**R5**we also observe that there is an exchange of energy between the original agent and the added agent, so that the alignment probability of the original agent can be positively influenced for low levels of intersection between the alignment probability of the original agent and the added agent. This could be interpreted to mean that the original agent can benefit from the presence of its new partner as long as the new partner provides process information. In other words, if the added agent is able to explain some of the variability in the value creation process that could not previously be explained by the original agent, then the asymptotic stability probability of the original agent will increase. The immediate consequence of this reading is that to add hierarchy levels to strategic design models of organizations, it is necessary to ensure the asymptotic stability of the lower agents before implementing a stable aggregation. It is important to highlight at this point that, in the context of QSOD, a hierarchy does not only describe the rather classical hierarchical relationship between agents but rather a reporting relationship. This concept is more inclusive as it includes the relationship between an agent and his/her boss, but also the relationship between an agent and his/her customer, or the relationship between an agent and a supplier. Our work helps, therefore, model interactions between organizational process owners and these interactions can potentially be scaled to any organizational context, including small and medium enterprises. This finding is very powerful for industry leaders, as well as for Strategic Organizational Design scholars because it imposes a severe constraint to ensure a sustainable and stable growth of Industry 4.0 organizations.

**R6**are profound and reveal the essence of what some call the fractal organization. The interaction of two process owners reveals an energy interchange that oscillates with more or less amplitude depending on certain parameters—the conditional alignment probabilities. However, what is really striking is that, independently of the granularity in which these parameters are observed, the oscillation always follows the same pattern. Such pattern is expressed by the results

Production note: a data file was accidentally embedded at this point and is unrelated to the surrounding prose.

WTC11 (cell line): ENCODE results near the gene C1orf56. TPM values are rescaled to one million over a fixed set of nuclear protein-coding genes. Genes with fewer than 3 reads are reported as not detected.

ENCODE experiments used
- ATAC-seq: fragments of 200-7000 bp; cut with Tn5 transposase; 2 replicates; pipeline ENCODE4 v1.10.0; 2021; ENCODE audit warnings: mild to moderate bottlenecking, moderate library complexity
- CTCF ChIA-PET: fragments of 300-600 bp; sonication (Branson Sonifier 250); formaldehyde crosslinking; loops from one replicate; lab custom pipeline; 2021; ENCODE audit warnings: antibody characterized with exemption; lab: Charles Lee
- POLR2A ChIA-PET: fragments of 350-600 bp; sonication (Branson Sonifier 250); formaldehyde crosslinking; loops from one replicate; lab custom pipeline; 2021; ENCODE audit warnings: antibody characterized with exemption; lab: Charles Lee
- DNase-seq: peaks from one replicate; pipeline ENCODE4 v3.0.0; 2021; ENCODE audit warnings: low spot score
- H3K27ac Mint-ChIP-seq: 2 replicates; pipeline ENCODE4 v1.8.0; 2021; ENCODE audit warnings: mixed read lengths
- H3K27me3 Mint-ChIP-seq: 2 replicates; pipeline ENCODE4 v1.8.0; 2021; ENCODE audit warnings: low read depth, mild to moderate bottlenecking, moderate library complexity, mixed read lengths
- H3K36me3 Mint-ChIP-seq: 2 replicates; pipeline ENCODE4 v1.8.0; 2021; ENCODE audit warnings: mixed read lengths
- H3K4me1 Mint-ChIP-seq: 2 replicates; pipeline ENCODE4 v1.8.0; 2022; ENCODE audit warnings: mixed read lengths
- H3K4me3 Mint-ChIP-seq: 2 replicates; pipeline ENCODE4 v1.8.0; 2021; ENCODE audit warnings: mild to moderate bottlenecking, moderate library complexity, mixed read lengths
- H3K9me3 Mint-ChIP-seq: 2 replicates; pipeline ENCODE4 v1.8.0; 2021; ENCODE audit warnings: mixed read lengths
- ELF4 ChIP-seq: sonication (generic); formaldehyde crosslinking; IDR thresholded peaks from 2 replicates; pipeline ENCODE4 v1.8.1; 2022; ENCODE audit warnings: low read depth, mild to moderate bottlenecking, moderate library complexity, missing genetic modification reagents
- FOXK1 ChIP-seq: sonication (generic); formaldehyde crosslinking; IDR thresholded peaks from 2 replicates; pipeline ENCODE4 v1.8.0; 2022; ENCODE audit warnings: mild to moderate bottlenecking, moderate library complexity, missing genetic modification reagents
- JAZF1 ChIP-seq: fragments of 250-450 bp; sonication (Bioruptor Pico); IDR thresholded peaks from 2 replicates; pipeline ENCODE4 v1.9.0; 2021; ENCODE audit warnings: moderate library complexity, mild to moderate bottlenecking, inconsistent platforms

**R1**–

**R5**and represents the cornerstone of the bilateral interaction under study. Fractality in this QSOD context allows for a quantification of these complex dynamics and its pervasive effect offers robustness and resilience to the two-qubit interaction.

## Author Contributions

## Funding

## Conflicts of Interest

## Abbreviations

QSOD | Quantum Strategic Organizational Design |

KPI | Key Performance Indicators |

## References

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**Figure 1.**(

**a**) Case study framework, (

**b**) quantum simulation of strategic organizational design (QSOD)—Bloch sphere.

**Figure 2.**Results obtained for $P(B=|0\rangle )$ for different values of the no–alignment probability of agent $A,z=P(A=|1\rangle )$. (

**a**) $P(A=|1\rangle )=0.50$. (

**b**) $P(A=|1\rangle )=0.25$ (

**c**) $P(A=|1\rangle )=0.1$ (

**d**) $P(A=|1\rangle )=0.01$ (

**e**) $P(A=|1\rangle )=0.0001$.

**Figure 3.**Summary of results of $P(B=|0\rangle )$. (

**a**) Summary of results of $P(B=|0\rangle )$ as a function of $y=P(B=|1\rangle |A=|1\rangle )$. (

**b**) Detail of results of $P(B=|0\rangle )$ with $y=P(B=|1\rangle |A=|1\rangle )\in [0,0.3]$.

**Figure 4.**Detail of results of $P(B=|0\rangle )$ for $P(A=|1\rangle =0.1$. (

**a**) Detail of results of $P(B=|0\rangle )$ with $y=P(B=|1\rangle |A=|1\rangle )\in [0,1]$. (

**b**) Detail of results of $P(B=|0\rangle )$ with $y=P(B=|1\rangle |A=|1\rangle )\in [0,0.1]$.

Qubit | Interpretation | Equation |
---|---|---|

$|{\Psi}_{A}\rangle $ | The conditional probability $z=P(A=|1\rangle )$ of qubit $|{\Psi}_{A}\rangle $ to be in no–alignment translates into the rotation angle ${\theta}_{z}$. | ${\theta}_{z}=2arctan\sqrt{\frac{z}{1-z}}$ |

$|{\Psi}_{B}\rangle $ | The conditional probability $x=P(B=|1\rangle |A=|0\rangle )$ of qubit $|{\Psi}_{B}\rangle $ to be in no–alignment depending on qubit $|{\Psi}_{A}\rangle $ translates into rotation angle ${\theta}_{x}$. | ${\theta}_{x}=2arctan\sqrt{\frac{x}{1-x}}$ |

The conditional probability $y=P(B=|1\rangle |A=|1\rangle )$ of qubit $|{\Psi}_{B}\rangle $ to be in no–alignment depending on qubit $|{\Psi}_{A}\rangle $ translates into rotation angle ${\theta}_{y}$. | ${\theta}_{y}=2arctan\sqrt{\frac{y}{1-y}}$ |

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**MDPI and ACS Style**

Villalba-Diez, J.; Benito, R.M.; Losada, J.C. Industry 4.0 Quantum Strategic Organizational Design Configurations. The Case of Two Qubits: One Reports to One. *Sensors* **2020**, *20*, 6977.
https://doi.org/10.3390/s20236977

**AMA Style**

Villalba-Diez J, Benito RM, Losada JC. Industry 4.0 Quantum Strategic Organizational Design Configurations. The Case of Two Qubits: One Reports to One. *Sensors*. 2020; 20(23):6977.
https://doi.org/10.3390/s20236977

**Chicago/Turabian Style**

Villalba-Diez, Javier, Rosa María Benito, and Juan Carlos Losada. 2020. "Industry 4.0 Quantum Strategic Organizational Design Configurations. The Case of Two Qubits: One Reports to One" *Sensors* 20, no. 23: 6977.
https://doi.org/10.3390/s20236977